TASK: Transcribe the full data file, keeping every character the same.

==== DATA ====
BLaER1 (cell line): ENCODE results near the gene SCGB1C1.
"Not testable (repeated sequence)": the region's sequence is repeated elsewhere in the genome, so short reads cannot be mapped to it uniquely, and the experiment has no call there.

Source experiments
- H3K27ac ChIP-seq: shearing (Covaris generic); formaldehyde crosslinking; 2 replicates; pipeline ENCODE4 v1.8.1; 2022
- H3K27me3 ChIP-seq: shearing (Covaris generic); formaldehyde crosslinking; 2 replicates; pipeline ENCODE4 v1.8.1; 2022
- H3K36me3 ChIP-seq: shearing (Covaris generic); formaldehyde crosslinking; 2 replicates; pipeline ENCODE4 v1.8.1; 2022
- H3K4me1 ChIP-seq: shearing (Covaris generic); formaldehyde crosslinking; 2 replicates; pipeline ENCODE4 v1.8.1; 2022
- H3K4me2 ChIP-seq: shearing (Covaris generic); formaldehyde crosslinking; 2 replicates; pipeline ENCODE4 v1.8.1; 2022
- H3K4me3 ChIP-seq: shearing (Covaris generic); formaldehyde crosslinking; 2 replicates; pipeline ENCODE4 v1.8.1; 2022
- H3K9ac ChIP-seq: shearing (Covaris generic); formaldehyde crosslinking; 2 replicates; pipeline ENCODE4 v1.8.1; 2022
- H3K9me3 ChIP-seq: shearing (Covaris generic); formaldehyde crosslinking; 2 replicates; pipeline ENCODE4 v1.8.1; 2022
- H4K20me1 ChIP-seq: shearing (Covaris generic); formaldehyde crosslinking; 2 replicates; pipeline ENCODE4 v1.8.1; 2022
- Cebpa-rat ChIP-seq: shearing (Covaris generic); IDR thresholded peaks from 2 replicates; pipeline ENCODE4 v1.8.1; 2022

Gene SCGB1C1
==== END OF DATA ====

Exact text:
BLaER1 (cell line): ENCODE results near the gene SCGB1C1.
"Not testable (repeated sequence)": the region's sequence is repeated elsewhere in the genome, so short reads cannot be mapped to it uniquely, and the experiment has no call there.

Source experiments
- H3K27ac ChIP-seq: shearing (Covaris generic); formaldehyde crosslinking; 2 replicates; pipeline ENCODE4 v1.8.1; 2022
- H3K27me3 ChIP-seq: shearing (Covaris generic); formaldehyde crosslinking; 2 replicates; pipeline ENCODE4 v1.8.1; 2022
- H3K36me3 ChIP-seq: shearing (Covaris generic); formaldehyde crosslinking; 2 replicates; pipeline ENCODE4 v1.8.1; 2022
- H3K4me1 ChIP-seq: shearing (Covaris generic); formaldehyde crosslinking; 2 replicates; pipeline ENCODE4 v1.8.1; 2022
- H3K4me2 ChIP-seq: shearing (Covaris generic); formaldehyde crosslinking; 2 replicates; pipeline ENCODE4 v1.8.1; 2022
- H3K4me3 ChIP-seq: shearing (Covaris generic); formaldehyde crosslinking; 2 replicates; pipeline ENCODE4 v1.8.1; 2022
- H3K9ac ChIP-seq: shearing (Covaris generic); formaldehyde crosslinking; 2 replicates; pipeline ENCODE4 v1.8.1; 2022
- H3K9me3 ChIP-seq: shearing (Covaris generic); formaldehyde crosslinking; 2 replicates; pipeline ENCODE4 v1.8.1; 2022
- H4K20me1 ChIP-seq: shearing (Covaris generic); formaldehyde crosslinking; 2 replicates; pipeline ENCODE4 v1.8.1; 2022
- Cebpa-rat ChIP-seq: shearing (Covaris generic); IDR thresholded peaks from 2 replicates; pipeline ENCODE4 v1.8.1; 2022

Gene SCGB1C1